BSP_includes.PNG


Building the fft Application


Now we can import the source files for the fft-zynq application and build it. Since we started with the workspace where we built the software for the "Zynq-7000 AP SoC Spectrum Analyzer part 4 - Building and Running an FFT Tech Tip 2014.3", we already have a fft-zynq project defined. We will simply replace the key files in that project to add the hardware FFT capability.

Select the fft-zynq project in the Project Explorer window and Right Click on it. From the pop up menu, select Import. In the Import select dialogue box, expand the General category and select File System.

Click Next

Adjacent to the From directory: entry box, click Browse

Navigate to where you saved the application source files; in our case G:\Projects\fft-zynq

The set of files that are required will be listed. Click the box next to the individual files in the right pane and select all of them.

CAUTION:

Clicking on the folder icon in the left pane will also select all of the files but if the folder left in the checked state, an additional level of hierarchy in the project will be created. This can cause problems later in the build process.

ImportSourceFiles.PNG


Be certain that the Into folder: is set to fft-zynq.

Click Finish to import the files

There may be a warning about overwriting files. Click the "Yes To All" button to proceed.

SDK may flag some errors or warnings as it imports these files. These can be ignored for now as they will be resolved by changing the include paths for the application build process.

Right click on the fft-zynq project in the Project Explorer pane. From the pop up menu, select C/C++ Build Settings

Expand the C/C++ General category and then select Paths and Symbols.

Some paths will already be set from the prior Tech Tip work. We need to add two paths to the existing set to enable our new application software to build properly.

Click the drop down arrow for the Configurations line and select All Configurations

Click the Add button on the right side of the dialogue box

In the Add directory path dialogue box, click both of the options then click the Workspace button and select fft-zynq and click OK

Addfft_zynqPath.PNG

Click OK to add this path.

Use this same set of steps to add the workspace path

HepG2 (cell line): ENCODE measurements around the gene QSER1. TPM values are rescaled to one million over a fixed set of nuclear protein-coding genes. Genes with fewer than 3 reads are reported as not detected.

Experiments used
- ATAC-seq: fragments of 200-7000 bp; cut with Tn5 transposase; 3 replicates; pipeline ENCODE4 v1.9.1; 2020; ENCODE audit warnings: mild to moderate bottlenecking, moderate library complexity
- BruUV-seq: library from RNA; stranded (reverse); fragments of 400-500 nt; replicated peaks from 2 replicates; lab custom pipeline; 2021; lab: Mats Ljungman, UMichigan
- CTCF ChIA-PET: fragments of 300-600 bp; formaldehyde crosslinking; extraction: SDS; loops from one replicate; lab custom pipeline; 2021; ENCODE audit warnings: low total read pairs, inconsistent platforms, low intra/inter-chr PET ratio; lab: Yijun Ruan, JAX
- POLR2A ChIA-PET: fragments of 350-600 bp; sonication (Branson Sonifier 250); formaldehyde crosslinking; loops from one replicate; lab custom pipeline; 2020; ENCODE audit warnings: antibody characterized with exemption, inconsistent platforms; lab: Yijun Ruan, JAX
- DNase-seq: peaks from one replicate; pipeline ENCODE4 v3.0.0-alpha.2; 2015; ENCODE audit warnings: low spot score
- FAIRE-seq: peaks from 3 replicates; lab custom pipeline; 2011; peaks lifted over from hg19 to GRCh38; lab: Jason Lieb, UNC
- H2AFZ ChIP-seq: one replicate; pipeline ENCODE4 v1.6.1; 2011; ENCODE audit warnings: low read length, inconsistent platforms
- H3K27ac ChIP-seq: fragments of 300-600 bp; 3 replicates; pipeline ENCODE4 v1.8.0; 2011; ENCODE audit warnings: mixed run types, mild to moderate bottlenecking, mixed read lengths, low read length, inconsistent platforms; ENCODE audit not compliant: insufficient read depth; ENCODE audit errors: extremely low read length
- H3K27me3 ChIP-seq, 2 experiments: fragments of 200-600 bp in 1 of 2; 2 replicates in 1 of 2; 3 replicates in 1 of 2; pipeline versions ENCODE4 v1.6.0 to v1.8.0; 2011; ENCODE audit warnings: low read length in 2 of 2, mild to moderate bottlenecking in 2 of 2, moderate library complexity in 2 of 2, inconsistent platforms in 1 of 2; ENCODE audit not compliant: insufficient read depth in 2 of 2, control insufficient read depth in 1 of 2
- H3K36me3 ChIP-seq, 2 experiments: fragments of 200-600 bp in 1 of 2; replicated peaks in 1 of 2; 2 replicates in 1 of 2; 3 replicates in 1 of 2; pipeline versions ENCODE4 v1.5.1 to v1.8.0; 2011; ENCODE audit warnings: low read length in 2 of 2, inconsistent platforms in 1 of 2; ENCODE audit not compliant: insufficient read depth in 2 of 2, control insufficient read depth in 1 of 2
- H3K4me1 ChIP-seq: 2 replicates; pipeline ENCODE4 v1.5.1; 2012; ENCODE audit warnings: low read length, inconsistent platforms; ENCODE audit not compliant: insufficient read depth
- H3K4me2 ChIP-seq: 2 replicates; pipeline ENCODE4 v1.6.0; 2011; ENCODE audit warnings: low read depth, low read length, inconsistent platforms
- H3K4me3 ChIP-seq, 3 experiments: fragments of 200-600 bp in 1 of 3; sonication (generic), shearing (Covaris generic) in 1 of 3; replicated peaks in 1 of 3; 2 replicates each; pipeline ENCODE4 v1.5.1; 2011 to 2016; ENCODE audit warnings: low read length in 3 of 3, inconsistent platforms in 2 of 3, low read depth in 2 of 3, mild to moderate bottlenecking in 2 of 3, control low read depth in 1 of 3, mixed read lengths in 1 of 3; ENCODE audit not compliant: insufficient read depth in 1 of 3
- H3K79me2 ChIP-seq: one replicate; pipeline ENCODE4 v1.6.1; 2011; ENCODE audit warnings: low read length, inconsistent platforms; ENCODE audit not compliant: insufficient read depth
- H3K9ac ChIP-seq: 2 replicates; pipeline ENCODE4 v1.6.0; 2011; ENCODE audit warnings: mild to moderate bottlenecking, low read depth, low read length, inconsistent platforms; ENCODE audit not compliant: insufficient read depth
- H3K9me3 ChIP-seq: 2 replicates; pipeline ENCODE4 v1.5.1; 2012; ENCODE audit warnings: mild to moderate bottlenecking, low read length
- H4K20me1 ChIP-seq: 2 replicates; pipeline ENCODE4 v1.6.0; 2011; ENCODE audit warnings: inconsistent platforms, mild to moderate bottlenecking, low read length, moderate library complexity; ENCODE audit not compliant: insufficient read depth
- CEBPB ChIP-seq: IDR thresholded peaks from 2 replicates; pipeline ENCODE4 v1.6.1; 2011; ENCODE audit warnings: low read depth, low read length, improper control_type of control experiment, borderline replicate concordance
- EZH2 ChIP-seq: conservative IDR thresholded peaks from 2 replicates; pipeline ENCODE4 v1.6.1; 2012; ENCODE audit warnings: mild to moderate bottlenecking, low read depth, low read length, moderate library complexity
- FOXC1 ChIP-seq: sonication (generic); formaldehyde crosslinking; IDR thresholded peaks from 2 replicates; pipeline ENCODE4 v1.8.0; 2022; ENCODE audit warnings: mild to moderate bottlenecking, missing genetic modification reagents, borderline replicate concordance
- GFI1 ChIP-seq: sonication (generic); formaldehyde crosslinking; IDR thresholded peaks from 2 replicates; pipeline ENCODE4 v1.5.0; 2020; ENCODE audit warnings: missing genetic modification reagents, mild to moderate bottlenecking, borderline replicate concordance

/standalone_bsp_0/ps7_cortexa9_0/include

fftPathsSet.PNG

Click Apply and then click OK. Accept the warning that may appear.

Before we build the fft application, we need to verify or make a small change to the main source file fft-zynq.c. In the previous Tech Tip, we disabled the use of the hardware fft block control code with #define statement. At this point we need to be sure that the hardware fft code is enabled before proceeding.

Expand the fft-zynq project and then expand the fft-zynq folder under it to reveal the source files. Double click on fft-zynq.c to open it in the text editor in SDK.

HashDefineFFT0.PNG

In line 28, simply change the 0 to 1 so the line then reads:

#define USE_FFT_CORE 1

This will enable use of the code that manages the hardware fft block.

Save the change by selecting File -> Save from the main menu bar.

To achieve the best execution speed we need to set the default build options to Release.

Right click on the fft-zynq project in the Project Explorer pane.

Select Build Configurations > Set Active > Release

We can now build the application software.

Right click on fft-zynq and select Clean Project from the pop up menu. When that completes, right click on fft-zynq and select Build Project from the pop up menu. SDK will then build the new application software.

Testing the Application


Using the new BOOT.bin, image.ub and fft-zynq application, we can test the system to determine the relative performance of the 3 methods of processing the fft.

The BOOT.bin and image.ub files produced in the Building the Boot Files section above replace those that are supplied with the Base TRD 2014.2 shown below.

SDcardFilesOrig.PNG

With the power OFF to the ZC702, remove the SD card that contains the TRD 2014.2 files and insert it in a SD card reader or media slot on your computer.

Copy the new BOOT.bin and image.ub files to the SD card. If there is any question about the validity of the new files, or some problem in running the TRD with the new files is found, use the files in the supplied in the boot.zip file supplied with this Tech TIp. For those files, simply download the boot.zip file, unzip it in a convenient location and copy them to the SD card, replacing the current BOOT.bin and image.ub files.

Remove the SD card from your computer and insert it into the ZC702. Power on the ZC702 and verify that the TRD design still operates properly. It should behave as described in the TRD instructions even though it now contains the hardware FFT block and associated controls.

With the ZC702 running normally, we can use Remote System Explorer (RSE) in SDK to test the fft-zynq application. As an alternate, we could copy the fft-zynq.elf application file to the SD card at the same time as we replaced the BOOT.bin and image.ub files and then run it from the command line.

For RSE operation, we use the same steps as used in the previous Tech Tips. They are summarized here for simplicity.

CAUTION!!

The default IP address of the ZC702 is different for PetaLinux than for the OSL Linux used in prior versions of this series of Tech Tips. The default IP address is now 192.168.0.10 so be sure your computer can reach that sub-net.

Connect your ZC702 to your computer or network with an Ethernet cable.

If you are unable to directly reach the .0 subnet from your computer, it is possible to change the IP address of the ZC702 after PetaLinux has booted. To make this change, do the following: